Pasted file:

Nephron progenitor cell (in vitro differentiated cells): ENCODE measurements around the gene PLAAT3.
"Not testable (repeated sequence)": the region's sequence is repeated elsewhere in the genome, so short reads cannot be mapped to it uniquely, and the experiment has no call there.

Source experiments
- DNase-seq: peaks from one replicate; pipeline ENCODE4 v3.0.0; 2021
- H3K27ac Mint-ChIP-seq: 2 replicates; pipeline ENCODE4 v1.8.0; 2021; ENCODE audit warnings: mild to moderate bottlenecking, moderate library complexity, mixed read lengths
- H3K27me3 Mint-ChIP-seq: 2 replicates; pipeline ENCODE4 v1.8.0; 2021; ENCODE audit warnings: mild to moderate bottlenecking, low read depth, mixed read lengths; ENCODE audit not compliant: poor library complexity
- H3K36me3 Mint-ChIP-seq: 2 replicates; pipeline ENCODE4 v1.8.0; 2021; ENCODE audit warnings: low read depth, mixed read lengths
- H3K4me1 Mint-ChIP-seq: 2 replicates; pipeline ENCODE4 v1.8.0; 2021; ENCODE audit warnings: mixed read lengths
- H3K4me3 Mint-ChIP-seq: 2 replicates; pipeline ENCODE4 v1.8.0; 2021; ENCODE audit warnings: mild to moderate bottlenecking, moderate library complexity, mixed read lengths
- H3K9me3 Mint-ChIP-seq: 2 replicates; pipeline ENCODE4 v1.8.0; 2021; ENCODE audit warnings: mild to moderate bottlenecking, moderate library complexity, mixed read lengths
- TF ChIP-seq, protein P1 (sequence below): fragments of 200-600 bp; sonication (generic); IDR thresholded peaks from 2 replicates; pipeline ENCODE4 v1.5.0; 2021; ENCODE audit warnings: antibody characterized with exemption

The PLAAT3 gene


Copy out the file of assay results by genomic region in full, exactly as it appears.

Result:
Nephron progenitor cell (in vitro differentiated cells): ENCODE measurements around the gene PLAAT3.
"Not testable (repeated sequence)": the region's sequence is repeated elsewhere in the genome, so short reads cannot be mapped to it uniquely, and the experiment has no call there.

Source experiments
- DNase-seq: peaks from one replicate; pipeline ENCODE4 v3.0.0; 2021
- H3K27ac Mint-ChIP-seq: 2 replicates; pipeline ENCODE4 v1.8.0; 2021; ENCODE audit warnings: mild to moderate bottlenecking, moderate library complexity, mixed read lengths
- H3K27me3 Mint-ChIP-seq: 2 replicates; pipeline ENCODE4 v1.8.0; 2021; ENCODE audit warnings: mild to moderate bottlenecking, low read depth, mixed read lengths; ENCODE audit not compliant: poor library complexity
- H3K36me3 Mint-ChIP-seq: 2 replicates; pipeline ENCODE4 v1.8.0; 2021; ENCODE audit warnings: low read depth, mixed read lengths
- H3K4me1 Mint-ChIP-seq: 2 replicates; pipeline ENCODE4 v1.8.0; 2021; ENCODE audit warnings: mixed read lengths
- H3K4me3 Mint-ChIP-seq: 2 replicates; pipeline ENCODE4 v1.8.0; 2021; ENCODE audit warnings: mild to moderate bottlenecking, moderate library complexity, mixed read lengths
- H3K9me3 Mint-ChIP-seq: 2 replicates; pipeline ENCODE4 v1.8.0; 2021; ENCODE audit warnings: mild to moderate bottlenecking, moderate library complexity, mixed read lengths
- TF ChIP-seq, protein P1 (sequence below): fragments of 200-600 bp; sonication (generic); IDR thresholded peaks from 2 replicates; pipeline ENCODE4 v1.5.0; 2021; ENCODE audit warnings: antibody characterized with exemption

The PLAAT3 gene